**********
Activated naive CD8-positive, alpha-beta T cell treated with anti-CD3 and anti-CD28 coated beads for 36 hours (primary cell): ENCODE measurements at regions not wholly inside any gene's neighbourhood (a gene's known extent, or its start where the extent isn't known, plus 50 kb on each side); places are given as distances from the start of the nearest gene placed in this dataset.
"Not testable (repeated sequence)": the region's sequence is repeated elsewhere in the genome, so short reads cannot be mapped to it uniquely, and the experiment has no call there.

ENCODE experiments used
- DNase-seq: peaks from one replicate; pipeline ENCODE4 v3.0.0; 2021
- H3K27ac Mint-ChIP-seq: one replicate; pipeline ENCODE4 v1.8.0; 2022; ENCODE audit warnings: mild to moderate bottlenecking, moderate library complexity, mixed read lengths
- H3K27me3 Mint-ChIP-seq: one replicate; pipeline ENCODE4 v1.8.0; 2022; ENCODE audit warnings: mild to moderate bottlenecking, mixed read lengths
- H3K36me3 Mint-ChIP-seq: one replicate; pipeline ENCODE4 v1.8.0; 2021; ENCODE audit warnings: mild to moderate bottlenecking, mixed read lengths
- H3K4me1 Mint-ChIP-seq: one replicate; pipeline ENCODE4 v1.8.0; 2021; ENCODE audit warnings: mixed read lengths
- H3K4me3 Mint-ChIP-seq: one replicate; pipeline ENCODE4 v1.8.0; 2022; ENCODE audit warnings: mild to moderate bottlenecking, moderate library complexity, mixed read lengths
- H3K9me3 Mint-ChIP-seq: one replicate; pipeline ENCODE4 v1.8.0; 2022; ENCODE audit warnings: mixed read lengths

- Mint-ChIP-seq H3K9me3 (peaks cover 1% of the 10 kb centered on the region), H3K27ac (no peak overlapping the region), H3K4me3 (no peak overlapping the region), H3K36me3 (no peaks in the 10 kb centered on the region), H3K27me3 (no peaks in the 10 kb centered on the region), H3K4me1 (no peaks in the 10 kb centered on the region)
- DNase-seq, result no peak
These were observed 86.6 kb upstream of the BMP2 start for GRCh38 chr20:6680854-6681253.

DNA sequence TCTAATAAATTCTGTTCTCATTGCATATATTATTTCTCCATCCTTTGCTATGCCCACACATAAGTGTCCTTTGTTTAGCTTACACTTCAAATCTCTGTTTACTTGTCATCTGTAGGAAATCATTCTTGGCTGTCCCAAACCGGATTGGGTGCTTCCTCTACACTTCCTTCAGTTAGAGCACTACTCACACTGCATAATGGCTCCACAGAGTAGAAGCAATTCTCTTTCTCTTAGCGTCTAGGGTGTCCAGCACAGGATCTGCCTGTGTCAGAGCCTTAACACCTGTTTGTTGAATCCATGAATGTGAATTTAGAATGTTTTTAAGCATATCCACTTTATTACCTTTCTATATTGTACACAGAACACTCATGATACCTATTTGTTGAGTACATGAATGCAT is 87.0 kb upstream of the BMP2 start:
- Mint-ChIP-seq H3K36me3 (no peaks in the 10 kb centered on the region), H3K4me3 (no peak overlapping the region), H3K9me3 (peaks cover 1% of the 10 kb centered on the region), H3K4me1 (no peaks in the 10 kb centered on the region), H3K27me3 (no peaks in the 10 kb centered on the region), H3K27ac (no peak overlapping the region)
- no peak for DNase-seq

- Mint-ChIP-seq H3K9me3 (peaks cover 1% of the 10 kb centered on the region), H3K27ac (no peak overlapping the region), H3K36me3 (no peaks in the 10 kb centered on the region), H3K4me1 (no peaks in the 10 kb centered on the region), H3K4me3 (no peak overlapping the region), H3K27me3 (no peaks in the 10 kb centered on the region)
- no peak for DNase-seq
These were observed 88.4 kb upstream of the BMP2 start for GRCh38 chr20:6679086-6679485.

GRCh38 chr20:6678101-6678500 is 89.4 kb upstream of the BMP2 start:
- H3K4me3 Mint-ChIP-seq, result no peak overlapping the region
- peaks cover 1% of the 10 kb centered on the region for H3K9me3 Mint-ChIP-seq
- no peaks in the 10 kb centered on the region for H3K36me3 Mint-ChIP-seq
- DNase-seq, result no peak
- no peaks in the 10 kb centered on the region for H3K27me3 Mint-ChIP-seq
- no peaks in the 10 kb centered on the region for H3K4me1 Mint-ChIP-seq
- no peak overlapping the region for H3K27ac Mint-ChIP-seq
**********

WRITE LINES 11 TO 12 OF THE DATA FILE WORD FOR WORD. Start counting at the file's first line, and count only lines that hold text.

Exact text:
- Mint-ChIP-seq H3K9me3 (peaks cover 1% of the 10 kb centered on the region), H3K27ac (no peak overlapping the region), H3K4me3 (no peak overlapping the region), H3K36me3 (no peaks in the 10 kb centered on the region), H3K27me3 (no peaks in the 10 kb centered on the region), H3K4me1 (no peaks in the 10 kb centered on the region)
- DNase-seq, result no peak